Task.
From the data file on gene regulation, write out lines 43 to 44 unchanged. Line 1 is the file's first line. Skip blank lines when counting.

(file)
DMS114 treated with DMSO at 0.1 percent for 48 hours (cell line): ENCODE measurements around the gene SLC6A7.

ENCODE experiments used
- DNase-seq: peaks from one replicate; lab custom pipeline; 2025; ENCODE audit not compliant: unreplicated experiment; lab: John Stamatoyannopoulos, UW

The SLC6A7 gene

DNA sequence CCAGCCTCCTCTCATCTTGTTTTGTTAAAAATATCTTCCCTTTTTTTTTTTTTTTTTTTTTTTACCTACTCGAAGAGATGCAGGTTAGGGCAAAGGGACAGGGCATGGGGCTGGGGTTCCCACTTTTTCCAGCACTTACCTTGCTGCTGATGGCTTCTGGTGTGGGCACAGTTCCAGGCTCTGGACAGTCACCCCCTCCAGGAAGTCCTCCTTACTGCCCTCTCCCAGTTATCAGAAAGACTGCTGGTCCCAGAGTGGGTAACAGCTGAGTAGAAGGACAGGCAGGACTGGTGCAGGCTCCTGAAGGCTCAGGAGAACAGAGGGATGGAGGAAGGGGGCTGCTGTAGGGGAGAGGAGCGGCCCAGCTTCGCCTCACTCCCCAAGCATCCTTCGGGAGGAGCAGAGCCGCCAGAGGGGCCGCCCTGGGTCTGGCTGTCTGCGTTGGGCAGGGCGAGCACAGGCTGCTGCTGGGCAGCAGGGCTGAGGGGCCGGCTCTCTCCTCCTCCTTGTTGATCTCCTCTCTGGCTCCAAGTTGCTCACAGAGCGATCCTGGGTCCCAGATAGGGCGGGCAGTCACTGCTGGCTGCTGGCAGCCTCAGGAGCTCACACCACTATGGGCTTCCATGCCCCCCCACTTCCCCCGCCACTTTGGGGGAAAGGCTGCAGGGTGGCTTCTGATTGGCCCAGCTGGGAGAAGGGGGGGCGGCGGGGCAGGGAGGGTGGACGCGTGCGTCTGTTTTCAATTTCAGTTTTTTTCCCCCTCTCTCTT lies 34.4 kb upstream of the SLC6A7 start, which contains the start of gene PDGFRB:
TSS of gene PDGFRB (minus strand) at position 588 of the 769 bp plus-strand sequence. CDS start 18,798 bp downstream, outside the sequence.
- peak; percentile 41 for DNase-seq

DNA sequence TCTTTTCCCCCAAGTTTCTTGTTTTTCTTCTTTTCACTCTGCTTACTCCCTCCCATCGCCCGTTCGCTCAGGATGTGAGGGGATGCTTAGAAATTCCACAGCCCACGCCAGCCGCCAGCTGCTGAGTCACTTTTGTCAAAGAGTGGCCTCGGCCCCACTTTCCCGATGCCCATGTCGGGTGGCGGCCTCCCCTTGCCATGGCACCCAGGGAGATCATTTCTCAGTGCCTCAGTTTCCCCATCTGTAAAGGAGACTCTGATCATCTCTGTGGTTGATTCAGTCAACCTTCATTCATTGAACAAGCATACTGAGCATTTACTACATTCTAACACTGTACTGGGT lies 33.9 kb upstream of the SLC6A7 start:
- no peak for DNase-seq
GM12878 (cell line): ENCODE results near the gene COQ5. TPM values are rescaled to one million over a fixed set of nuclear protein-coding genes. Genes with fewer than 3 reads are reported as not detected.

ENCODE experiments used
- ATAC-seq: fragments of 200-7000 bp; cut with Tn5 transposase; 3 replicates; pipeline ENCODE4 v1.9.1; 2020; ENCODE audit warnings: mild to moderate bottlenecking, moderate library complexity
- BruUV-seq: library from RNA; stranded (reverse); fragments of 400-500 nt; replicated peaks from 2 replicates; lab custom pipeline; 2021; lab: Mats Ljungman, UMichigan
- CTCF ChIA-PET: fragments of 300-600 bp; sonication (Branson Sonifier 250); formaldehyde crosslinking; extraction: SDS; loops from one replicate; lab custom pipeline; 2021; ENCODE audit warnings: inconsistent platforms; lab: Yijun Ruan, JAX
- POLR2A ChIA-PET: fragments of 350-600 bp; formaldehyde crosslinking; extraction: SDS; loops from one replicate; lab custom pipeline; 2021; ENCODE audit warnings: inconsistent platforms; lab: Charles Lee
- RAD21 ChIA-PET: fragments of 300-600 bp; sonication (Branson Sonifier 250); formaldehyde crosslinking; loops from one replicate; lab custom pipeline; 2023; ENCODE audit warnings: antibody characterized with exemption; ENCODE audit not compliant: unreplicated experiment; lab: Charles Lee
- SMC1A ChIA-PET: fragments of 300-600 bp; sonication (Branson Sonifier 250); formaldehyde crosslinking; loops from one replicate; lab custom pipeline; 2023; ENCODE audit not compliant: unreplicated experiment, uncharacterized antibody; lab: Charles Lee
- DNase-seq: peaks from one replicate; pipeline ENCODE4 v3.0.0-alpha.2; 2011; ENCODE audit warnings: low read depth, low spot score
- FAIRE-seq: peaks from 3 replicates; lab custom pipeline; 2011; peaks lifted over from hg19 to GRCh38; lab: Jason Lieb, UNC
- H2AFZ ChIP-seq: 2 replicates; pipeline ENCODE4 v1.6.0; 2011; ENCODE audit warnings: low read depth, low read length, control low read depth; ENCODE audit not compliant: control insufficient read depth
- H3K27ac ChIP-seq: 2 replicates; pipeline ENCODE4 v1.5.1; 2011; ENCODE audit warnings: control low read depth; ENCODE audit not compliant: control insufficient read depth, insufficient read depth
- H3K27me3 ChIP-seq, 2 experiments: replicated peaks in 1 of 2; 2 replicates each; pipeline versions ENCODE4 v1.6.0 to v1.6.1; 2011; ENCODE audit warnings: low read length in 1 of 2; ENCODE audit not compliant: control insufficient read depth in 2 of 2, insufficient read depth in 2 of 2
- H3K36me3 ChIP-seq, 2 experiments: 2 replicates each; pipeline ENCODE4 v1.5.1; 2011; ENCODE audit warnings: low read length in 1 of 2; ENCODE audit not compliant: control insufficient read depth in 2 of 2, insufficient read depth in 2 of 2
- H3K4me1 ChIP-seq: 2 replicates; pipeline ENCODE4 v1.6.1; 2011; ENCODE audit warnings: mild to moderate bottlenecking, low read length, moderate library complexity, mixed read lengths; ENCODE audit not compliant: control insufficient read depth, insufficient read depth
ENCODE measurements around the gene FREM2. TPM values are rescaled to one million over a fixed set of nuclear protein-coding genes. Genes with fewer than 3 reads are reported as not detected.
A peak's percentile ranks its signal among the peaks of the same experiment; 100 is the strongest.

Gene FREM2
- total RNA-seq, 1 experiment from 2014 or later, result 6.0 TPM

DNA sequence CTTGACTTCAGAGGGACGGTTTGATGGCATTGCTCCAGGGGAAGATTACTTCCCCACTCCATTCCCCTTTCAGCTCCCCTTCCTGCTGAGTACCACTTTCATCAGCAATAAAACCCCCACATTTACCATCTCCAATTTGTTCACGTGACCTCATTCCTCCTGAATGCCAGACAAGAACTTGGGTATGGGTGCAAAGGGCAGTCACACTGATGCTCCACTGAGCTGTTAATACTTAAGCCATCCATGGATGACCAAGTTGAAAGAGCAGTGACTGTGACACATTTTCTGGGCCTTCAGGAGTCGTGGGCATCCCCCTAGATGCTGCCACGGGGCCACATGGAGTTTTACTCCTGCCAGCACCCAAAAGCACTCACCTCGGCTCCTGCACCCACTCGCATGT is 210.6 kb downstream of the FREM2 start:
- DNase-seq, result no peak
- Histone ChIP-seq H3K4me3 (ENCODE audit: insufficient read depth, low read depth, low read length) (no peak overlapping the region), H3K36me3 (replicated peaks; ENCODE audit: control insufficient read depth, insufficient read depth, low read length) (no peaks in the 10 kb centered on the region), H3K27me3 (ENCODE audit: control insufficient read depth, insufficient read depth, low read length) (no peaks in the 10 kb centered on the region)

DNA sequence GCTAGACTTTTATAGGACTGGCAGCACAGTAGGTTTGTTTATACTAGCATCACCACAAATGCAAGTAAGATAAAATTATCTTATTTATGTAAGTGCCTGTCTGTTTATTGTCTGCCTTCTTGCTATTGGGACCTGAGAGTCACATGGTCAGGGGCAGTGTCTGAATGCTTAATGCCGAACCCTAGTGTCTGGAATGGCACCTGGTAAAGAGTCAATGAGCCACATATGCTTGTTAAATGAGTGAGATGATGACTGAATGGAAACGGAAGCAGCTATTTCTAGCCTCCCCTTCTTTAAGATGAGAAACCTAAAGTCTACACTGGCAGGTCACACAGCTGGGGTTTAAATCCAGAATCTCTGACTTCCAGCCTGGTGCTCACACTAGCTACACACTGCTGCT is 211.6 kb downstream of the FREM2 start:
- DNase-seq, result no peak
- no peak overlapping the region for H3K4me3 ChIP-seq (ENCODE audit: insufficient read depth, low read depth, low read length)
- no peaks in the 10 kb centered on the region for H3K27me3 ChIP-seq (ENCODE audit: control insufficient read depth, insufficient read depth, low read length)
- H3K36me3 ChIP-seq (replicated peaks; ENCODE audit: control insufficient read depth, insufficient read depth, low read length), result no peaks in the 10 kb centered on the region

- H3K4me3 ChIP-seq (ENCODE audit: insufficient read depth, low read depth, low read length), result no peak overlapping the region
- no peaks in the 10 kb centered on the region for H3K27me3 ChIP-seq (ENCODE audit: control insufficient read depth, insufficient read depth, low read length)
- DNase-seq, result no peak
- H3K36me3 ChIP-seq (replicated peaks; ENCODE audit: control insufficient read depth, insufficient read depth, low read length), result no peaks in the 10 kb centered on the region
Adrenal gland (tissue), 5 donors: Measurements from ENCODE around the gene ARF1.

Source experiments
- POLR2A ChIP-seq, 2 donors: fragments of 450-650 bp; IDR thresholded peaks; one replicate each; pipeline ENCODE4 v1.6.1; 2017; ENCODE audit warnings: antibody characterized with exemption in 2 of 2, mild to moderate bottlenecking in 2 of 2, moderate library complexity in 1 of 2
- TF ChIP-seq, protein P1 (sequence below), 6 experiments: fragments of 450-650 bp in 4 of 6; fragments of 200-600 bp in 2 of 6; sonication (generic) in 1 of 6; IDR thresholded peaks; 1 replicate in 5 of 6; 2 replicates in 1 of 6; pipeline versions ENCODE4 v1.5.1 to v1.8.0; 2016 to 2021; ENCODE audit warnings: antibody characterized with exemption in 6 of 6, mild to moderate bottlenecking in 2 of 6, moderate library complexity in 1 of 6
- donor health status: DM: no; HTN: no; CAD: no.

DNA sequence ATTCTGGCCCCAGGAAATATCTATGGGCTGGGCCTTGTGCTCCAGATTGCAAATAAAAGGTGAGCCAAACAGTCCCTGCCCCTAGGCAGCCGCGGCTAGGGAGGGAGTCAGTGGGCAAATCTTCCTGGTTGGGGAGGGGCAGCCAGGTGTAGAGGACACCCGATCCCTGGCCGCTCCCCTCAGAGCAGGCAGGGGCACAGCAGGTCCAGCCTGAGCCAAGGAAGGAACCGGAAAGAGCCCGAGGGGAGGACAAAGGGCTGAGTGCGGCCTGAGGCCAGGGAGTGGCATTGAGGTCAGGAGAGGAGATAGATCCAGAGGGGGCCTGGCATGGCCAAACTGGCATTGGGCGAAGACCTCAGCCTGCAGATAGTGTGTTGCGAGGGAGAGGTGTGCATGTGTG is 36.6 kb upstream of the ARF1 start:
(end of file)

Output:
- POLR2A ChIP-seq, 2 donors: fragments of 450-650 bp; IDR thresholded peaks; one replicate each; pipeline ENCODE4 v1.6.1; 2017; ENCODE audit warnings: antibody characterized with exemption in 2 of 2, mild to moderate bottlenecking in 2 of 2, moderate library complexity in 1 of 2
- TF ChIP-seq, protein P1 (sequence below), 6 experiments: fragments of 450-650 bp in 4 of 6; fragments of 200-600 bp in 2 of 6; sonication (generic) in 1 of 6; IDR thresholded peaks; 1 replicate in 5 of 6; 2 replicates in 1 of 6; pipeline versions ENCODE4 v1.5.1 to v1.8.0; 2016 to 2021; ENCODE audit warnings: antibody characterized with exemption in 6 of 6, mild to moderate bottlenecking in 2 of 6, moderate library complexity in 1 of 6